Day 1,833 of Traveling the World | Hobbiton, New Zealand | February 8, 2023

Utterly, utterly charming, unique, beautiful, and interesting. To be on a famous movie set, but not on a sound stage with everything artificial and painted “only to where the camera pans,” was absolutely terrific in the natural outdoor environment. Sure, it is a created “shire,” or village, for the Lord of the Ring movies, but in deciding not to tear it down after filming, New Zealand has preserved all the greenery and foliage, the Hobbit’s houses, and all the tiny details that are so delightful because they depict life in an earlier, simpler (though fictional) time. All the structures are made of rocks, wood, etc. – no plastics. There are many clotheslines (with clothes drying on them!), activities, tools and implements, picnic tables, swings, food, and of course, pathways to get around the shire. In the main feasting area is a maypole and see-saws, and low wooden fences bound together with ropes. Very medieval.

If you have seen the news recently about cruise ships being barred from entering NZ waters due to “biohazards” ( barnacles and crustaceans attached to the ships’ hulls that would be introduced into NZ), then you know that the country is very strict about the introduction of any nonnative plants. Wellll….Tolkien only really knew the plants around his area in England when he wrote about Hobbits. To stay authentic, the producers asked permission to bring in thousands of plants so they could “match” the narrative in the book. Eventually, NZ agreed, and these outrageously beautiful photos of plants and flowers are thanks to their importation! The government was so invested in the success of the movie that they even created a government post called the Minister of Lord of the Rings to oversee the economic advantages to the country. The filming alone brought in $200 million. But Hobbiton is the gift that keeps on giving! Tours are $89 NZ ($60 US) per adult. You need to book in advance during the summer high season, and they have buses running continuously, taking 240 people per hour out to the set. They are only closed on Christmas Day. Do the math! They also, of course of course, have a souvenir shop and a cafe. And, for about double the price, they have an evening banquet and you get to walk the set with night lighting. Hobbiton employs quite a number of people and is still bringing in substantial income.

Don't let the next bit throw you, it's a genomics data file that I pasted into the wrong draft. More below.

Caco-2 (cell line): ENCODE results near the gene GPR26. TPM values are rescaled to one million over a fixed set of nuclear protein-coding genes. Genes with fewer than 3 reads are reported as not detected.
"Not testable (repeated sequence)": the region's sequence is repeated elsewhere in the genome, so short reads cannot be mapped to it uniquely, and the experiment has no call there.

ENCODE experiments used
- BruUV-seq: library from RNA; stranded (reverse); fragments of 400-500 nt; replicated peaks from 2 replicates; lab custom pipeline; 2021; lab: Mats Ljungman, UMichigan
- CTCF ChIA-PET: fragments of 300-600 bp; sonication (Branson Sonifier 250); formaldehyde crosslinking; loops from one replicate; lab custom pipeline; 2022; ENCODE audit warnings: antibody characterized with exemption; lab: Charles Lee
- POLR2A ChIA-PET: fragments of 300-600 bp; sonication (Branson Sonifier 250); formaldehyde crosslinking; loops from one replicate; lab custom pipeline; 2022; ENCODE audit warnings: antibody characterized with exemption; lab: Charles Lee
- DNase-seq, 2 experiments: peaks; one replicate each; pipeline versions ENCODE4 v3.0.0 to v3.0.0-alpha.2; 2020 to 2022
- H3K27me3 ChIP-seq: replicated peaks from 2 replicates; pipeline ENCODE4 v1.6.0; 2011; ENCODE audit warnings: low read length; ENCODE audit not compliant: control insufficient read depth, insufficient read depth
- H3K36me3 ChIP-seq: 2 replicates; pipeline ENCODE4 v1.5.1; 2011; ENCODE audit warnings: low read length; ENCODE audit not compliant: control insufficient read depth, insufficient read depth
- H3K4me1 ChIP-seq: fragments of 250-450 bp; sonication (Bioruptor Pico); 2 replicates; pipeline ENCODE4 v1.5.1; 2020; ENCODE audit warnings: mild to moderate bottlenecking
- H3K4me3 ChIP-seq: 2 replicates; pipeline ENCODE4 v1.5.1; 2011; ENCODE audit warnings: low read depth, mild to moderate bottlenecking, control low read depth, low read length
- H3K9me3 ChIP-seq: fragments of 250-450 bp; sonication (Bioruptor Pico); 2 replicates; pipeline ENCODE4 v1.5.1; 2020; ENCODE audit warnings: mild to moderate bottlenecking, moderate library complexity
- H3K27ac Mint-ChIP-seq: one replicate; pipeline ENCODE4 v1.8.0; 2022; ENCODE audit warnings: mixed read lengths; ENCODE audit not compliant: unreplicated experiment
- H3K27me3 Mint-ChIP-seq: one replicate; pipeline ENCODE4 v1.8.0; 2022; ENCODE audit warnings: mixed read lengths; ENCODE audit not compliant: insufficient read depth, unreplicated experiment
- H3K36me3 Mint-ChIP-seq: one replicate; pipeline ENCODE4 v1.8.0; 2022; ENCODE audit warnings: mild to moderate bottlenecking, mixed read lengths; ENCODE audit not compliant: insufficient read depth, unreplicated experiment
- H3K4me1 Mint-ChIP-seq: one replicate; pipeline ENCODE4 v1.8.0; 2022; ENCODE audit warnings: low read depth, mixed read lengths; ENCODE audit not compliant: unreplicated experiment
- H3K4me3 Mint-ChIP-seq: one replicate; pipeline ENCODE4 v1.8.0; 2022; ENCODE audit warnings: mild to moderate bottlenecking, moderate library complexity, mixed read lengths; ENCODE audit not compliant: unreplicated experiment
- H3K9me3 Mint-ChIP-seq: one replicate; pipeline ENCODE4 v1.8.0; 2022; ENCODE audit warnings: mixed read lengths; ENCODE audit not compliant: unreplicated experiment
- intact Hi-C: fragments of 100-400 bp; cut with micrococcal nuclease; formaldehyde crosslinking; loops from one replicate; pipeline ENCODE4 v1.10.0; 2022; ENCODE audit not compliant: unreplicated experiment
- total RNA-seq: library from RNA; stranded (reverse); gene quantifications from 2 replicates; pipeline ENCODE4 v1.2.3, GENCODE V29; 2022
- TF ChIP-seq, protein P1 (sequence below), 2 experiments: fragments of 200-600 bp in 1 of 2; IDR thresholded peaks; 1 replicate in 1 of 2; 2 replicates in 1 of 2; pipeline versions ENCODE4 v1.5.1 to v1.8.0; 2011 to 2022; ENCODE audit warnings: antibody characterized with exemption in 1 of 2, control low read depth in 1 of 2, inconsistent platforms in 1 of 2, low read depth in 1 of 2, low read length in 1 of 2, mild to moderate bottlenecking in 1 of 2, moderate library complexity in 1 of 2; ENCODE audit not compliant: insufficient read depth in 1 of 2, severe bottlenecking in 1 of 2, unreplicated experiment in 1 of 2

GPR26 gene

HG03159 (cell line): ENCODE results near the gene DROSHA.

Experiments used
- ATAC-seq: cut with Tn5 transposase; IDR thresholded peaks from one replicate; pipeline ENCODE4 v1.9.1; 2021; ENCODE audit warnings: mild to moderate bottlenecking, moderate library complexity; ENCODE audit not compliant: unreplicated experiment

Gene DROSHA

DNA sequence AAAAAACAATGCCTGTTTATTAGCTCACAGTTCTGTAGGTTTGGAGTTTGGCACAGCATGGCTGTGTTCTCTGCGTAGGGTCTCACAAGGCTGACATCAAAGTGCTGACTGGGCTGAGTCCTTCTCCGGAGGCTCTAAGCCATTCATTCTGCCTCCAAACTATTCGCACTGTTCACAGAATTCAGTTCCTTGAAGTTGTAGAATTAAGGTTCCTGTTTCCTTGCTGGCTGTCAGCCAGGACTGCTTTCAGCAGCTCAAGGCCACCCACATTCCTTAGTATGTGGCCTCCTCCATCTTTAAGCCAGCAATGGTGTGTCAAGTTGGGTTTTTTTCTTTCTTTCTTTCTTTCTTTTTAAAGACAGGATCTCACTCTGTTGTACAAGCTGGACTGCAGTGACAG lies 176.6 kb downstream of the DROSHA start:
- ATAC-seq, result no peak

We heard lots of inside information about Hobbiton, and will explain more under the photos. Overall, even if you are not really into Lord of the Rings or Hobbit movies (we have seen them but not obsessed over them), it is a WOW kind of place to visit. Hobbiton is extremely well done, well created, and just cute and charming. Our tour was 2 hours of walking and talking and taking photos with a guide, Merlin (real name!), who had all the answers. It even included a free beer (or coffee or tea) inside Hobbiton’s local watering hole, the Green Dragon. We felt that the fee was well worth it.